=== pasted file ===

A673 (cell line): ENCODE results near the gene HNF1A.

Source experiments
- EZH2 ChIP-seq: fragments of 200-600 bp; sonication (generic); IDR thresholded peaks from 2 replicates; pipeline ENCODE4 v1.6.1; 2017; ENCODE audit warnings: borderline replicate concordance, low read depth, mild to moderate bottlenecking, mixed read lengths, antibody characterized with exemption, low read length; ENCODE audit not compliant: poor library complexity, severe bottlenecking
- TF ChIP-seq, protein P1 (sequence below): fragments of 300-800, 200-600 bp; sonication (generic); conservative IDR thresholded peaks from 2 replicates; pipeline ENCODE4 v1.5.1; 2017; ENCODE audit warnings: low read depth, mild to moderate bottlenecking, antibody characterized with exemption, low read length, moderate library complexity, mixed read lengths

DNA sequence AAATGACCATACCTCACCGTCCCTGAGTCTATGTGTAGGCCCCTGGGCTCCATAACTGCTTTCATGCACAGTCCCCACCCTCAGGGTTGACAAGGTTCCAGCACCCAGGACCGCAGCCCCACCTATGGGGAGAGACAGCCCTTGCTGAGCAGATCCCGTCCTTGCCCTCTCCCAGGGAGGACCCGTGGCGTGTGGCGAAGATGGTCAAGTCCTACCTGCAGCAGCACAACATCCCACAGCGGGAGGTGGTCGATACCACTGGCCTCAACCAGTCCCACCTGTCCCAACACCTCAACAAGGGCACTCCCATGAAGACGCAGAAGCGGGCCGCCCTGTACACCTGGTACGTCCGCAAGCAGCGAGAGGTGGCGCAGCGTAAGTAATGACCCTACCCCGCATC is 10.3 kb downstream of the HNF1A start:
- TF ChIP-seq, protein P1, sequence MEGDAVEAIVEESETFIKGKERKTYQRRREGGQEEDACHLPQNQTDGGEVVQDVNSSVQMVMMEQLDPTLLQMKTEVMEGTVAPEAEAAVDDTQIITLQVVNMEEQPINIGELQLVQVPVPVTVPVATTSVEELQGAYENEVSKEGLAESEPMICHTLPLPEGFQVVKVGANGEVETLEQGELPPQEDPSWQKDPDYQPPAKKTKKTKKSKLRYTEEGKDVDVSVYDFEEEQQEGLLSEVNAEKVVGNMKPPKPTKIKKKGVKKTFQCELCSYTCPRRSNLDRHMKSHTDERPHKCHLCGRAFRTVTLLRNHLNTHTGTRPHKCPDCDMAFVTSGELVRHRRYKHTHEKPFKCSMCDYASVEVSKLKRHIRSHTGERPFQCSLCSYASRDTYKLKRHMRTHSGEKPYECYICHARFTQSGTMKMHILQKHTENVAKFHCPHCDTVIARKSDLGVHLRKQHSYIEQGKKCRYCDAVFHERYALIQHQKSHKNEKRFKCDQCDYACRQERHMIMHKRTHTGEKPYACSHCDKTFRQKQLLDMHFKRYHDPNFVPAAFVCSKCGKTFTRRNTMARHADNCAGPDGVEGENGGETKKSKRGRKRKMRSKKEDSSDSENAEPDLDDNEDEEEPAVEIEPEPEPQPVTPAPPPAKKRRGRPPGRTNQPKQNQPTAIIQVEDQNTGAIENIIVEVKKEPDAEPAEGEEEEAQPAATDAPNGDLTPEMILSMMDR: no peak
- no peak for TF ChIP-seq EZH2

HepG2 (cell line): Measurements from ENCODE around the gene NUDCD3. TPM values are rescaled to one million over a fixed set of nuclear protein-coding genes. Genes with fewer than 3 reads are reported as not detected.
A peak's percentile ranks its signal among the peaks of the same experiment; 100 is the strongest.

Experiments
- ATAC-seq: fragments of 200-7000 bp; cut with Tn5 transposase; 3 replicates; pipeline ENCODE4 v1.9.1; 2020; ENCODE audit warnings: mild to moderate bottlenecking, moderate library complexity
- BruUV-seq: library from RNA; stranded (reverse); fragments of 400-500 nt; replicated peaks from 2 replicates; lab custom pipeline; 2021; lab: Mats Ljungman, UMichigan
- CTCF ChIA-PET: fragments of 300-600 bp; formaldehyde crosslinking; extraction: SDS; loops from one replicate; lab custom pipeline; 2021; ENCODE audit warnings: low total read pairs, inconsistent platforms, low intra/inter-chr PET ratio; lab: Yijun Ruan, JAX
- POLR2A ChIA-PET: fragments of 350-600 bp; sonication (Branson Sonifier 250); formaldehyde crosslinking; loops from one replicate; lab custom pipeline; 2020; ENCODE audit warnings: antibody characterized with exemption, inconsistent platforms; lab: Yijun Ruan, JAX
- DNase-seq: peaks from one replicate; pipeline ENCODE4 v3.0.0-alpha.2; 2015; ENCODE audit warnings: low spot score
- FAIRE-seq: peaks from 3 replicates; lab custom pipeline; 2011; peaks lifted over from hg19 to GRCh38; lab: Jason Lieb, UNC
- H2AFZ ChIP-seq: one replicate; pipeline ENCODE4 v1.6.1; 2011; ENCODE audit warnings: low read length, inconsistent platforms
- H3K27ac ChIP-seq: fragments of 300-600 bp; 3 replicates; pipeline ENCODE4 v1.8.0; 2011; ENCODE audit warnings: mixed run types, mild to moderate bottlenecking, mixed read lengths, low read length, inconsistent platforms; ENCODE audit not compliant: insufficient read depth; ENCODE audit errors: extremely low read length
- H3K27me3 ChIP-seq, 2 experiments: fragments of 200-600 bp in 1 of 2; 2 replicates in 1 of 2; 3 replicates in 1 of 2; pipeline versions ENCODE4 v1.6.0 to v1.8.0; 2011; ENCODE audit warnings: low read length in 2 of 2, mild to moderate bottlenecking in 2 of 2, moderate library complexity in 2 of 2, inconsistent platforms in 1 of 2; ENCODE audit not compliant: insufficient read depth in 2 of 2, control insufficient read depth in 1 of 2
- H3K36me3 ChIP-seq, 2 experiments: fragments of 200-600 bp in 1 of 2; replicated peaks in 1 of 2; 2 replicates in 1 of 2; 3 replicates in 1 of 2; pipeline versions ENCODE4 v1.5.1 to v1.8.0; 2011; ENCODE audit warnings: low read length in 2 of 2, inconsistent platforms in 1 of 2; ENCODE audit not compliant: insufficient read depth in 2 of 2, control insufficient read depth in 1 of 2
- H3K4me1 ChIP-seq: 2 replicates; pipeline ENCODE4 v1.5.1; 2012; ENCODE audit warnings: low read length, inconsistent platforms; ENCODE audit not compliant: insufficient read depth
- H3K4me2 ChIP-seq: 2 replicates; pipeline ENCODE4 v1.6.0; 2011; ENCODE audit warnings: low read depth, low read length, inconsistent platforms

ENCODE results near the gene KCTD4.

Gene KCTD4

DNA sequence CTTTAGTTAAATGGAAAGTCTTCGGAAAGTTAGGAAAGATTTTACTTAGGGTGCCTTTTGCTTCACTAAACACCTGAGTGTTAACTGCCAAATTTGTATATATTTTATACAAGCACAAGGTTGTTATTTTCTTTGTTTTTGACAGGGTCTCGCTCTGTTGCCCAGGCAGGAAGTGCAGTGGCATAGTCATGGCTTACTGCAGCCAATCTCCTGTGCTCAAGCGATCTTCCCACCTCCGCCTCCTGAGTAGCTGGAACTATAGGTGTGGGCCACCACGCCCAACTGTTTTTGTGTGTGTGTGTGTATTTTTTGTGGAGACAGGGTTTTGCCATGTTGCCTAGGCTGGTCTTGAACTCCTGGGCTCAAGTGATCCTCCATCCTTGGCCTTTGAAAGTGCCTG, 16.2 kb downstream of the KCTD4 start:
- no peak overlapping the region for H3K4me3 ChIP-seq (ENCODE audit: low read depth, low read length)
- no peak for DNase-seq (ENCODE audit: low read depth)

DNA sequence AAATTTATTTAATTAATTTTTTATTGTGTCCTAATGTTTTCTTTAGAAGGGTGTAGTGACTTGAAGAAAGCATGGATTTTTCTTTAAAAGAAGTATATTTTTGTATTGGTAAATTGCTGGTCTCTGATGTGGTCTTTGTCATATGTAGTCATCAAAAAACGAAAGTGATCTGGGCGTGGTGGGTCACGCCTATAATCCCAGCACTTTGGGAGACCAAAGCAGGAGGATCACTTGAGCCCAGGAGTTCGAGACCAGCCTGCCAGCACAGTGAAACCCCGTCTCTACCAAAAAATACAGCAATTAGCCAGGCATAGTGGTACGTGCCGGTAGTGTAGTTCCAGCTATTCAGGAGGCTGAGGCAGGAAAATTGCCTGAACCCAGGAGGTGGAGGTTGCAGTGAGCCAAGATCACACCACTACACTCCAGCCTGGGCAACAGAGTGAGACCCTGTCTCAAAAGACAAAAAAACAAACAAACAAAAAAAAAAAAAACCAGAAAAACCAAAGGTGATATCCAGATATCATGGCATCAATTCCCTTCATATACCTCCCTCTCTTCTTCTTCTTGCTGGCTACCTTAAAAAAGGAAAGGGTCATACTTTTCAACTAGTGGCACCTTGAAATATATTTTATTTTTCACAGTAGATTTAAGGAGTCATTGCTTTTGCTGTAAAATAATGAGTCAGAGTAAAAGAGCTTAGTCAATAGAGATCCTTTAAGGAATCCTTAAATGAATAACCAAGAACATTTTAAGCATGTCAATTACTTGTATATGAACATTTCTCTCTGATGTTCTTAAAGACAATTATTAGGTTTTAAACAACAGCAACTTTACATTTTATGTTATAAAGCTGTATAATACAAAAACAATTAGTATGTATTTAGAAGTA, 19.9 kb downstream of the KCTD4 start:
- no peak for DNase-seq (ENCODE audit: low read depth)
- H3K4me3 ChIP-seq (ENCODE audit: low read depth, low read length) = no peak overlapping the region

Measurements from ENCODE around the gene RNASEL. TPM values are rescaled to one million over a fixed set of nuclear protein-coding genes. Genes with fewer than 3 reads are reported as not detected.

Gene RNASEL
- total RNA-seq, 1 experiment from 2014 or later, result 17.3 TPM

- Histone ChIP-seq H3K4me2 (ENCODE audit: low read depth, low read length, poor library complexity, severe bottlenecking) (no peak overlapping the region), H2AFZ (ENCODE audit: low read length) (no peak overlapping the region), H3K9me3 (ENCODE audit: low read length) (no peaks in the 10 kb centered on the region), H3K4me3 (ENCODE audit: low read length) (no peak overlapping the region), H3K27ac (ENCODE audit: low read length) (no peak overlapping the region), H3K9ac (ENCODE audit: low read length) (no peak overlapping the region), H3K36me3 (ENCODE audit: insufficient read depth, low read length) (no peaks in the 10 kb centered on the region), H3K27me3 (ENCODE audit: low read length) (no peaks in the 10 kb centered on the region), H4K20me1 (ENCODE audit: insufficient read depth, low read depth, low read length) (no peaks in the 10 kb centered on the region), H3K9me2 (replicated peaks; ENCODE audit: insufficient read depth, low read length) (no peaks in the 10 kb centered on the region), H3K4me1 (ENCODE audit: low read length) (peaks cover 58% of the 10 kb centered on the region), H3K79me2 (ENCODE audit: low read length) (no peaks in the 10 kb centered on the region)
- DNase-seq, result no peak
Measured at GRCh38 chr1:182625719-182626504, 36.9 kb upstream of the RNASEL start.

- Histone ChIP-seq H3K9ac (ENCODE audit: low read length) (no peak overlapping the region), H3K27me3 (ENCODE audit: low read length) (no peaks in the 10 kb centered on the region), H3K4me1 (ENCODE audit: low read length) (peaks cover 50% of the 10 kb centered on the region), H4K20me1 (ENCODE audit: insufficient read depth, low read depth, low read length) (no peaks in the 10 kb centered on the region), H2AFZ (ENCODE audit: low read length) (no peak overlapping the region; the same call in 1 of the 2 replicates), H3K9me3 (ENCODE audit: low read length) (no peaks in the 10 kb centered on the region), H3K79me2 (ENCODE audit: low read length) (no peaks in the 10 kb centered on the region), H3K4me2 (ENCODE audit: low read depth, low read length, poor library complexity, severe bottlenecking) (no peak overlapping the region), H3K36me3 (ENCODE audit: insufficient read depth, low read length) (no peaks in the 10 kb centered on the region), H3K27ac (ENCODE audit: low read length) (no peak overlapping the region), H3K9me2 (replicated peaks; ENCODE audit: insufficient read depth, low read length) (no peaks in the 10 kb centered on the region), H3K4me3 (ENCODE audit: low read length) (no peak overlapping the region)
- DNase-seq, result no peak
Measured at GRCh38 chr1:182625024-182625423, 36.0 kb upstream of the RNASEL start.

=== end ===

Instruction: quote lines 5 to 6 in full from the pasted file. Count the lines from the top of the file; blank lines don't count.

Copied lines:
DNA sequence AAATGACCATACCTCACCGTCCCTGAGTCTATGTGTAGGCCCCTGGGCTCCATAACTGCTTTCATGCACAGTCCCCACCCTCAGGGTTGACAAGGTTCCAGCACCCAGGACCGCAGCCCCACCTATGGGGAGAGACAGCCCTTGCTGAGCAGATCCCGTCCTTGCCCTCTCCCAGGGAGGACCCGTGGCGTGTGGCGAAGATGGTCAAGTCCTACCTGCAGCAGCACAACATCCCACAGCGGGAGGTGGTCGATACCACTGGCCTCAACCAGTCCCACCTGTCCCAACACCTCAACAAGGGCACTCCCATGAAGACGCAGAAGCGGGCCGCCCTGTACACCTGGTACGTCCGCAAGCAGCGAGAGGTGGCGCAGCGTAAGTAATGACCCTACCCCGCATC is 10.3 kb downstream of the HNF1A start:
- TF ChIP-seq, protein P1, sequence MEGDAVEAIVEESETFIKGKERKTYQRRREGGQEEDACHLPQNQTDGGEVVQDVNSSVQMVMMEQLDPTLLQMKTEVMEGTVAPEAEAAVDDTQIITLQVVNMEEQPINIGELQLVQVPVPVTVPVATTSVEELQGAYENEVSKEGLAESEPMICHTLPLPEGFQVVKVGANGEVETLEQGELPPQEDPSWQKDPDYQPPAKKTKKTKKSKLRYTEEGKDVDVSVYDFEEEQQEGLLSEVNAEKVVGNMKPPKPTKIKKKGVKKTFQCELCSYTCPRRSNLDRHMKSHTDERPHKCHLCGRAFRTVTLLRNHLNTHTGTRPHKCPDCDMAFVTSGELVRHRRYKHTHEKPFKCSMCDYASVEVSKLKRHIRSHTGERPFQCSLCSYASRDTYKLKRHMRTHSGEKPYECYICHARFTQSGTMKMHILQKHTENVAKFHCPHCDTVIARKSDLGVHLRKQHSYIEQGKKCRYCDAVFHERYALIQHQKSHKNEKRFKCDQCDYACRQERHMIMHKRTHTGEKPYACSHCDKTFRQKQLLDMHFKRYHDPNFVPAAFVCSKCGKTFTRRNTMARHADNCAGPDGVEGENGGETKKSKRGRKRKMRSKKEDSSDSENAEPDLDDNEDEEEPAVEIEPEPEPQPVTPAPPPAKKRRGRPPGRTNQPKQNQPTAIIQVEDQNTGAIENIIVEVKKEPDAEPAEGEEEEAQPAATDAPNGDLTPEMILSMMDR: no peak